Column: A thriller that's both a joke and not funny
By JIM HIGHTOWER, OtherWords
In the standard spy thriller, our hero gets captured by agents of a repressive government. They take him into a dark interrogation room, where the sadistic spymaster hisses: “We have ways of making you talk.”
In real life, the director of our National Security Agency hisses at journalists: “We have ways of keeping you from talking.”
Well, not quite in those words. Gen. Keith Alexander, the NSA’s chief spook and head of U.S. Cyber Command, has revealed his chilling disrespect for our constitutional rights to both free speech and a free press.
In an interview, he called for outlawing any reporting on his agency’s secret program of spying on every American: “I think it’s wrong that newspaper reporters have all these documents…giving them out as if these — you know it just doesn’t make any sense,” he told Politico’s Josh Gerstein.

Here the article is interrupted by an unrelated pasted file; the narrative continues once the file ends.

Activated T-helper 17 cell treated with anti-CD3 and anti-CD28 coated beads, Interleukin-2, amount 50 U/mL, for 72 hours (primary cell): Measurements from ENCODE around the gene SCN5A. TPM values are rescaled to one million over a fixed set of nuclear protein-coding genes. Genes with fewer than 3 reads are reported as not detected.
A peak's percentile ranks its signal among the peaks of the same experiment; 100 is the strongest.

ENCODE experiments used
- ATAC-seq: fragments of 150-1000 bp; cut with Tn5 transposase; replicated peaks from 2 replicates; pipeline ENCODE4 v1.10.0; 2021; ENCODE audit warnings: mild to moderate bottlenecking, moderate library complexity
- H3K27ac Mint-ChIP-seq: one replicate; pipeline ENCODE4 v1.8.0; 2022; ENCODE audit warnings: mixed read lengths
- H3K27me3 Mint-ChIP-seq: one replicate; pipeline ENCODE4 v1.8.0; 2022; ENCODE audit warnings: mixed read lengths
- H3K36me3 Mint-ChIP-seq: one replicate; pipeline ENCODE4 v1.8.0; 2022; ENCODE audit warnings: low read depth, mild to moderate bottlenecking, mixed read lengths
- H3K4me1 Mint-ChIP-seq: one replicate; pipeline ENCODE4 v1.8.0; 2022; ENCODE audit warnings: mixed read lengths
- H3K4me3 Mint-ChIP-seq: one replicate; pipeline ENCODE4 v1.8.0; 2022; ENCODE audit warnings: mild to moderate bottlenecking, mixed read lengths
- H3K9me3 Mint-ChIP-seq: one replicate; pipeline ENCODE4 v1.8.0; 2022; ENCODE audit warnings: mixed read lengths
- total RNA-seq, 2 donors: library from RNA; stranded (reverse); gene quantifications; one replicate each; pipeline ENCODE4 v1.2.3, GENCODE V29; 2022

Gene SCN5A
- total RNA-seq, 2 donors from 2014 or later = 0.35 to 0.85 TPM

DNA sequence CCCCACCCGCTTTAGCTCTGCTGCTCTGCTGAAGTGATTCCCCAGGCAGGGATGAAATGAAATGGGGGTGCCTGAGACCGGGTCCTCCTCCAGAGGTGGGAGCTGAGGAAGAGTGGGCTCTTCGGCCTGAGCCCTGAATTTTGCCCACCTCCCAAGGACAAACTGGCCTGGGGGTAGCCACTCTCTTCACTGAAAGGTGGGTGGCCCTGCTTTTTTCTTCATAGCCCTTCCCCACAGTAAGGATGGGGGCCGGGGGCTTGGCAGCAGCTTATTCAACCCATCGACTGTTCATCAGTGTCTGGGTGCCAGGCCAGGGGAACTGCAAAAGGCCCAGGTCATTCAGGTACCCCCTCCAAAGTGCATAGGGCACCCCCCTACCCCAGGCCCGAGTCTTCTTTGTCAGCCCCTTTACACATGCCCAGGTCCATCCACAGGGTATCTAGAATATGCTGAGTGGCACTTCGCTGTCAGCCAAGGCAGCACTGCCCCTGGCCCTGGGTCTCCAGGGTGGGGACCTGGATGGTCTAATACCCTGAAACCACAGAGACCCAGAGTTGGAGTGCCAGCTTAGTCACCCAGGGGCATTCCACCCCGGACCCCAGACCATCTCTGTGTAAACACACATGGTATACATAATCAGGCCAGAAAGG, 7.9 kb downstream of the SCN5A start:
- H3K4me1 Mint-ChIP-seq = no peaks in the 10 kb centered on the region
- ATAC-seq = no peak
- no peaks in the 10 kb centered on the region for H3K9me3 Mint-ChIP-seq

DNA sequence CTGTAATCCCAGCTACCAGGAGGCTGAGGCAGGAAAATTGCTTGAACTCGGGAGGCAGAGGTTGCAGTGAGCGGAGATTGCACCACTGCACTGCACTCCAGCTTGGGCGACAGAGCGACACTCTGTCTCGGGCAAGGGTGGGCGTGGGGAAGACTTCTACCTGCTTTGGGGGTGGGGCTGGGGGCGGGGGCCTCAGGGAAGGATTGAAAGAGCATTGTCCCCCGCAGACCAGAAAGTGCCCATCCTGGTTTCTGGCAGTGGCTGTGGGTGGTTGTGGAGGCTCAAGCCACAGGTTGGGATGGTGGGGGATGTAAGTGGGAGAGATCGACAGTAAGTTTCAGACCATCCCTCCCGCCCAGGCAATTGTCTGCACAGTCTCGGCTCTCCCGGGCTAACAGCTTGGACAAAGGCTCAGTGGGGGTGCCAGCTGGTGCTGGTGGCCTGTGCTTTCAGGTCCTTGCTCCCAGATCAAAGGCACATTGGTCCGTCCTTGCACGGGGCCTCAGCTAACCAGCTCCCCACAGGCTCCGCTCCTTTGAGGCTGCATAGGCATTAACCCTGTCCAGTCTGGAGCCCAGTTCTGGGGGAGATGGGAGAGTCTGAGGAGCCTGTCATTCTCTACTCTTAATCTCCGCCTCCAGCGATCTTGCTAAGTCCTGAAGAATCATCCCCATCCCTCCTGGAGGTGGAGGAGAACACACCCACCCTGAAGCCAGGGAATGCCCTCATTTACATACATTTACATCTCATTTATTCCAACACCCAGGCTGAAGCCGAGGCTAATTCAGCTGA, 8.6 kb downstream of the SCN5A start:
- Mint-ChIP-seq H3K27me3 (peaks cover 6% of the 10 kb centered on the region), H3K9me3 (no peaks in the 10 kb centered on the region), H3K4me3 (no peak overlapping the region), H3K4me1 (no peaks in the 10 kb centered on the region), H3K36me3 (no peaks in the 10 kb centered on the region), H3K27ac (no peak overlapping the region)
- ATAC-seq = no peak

Then came his spooky punch line: “We ought to come up with a way of stopping it. … It’s wrong to allow this to go on.”
Holy Thomas Paine. Alexander says he thinks it’s OK for the government to spy on us. But he wants to deny the media the freedom to report on Big Brother’s surveillance.
What country does this autocrat represent? Alexander’s secret, indiscriminate, supercomputer scooping-up of data on every phone call, email, and other private business of every American is what “doesn’t make any sense.”
It’s an Orwellian, mass invasion of everyone’s privacy, creating the kind of routine, 24/7 surveillance state our government loudly deplores in China and Russia — and it amounts to stomping on our Fourth Amendment guarantee that we’re to be free of “unreasonable searches and seizures.”
That’s the real outrage we should be stopping. But our constitutionally clueless spymaster is doubling down on his dangerous ignorance by also stomping on the First Amendment.
If this were a movie, people would laugh at it as being too silly, too far-fetched to believe. But there it is, horribly real.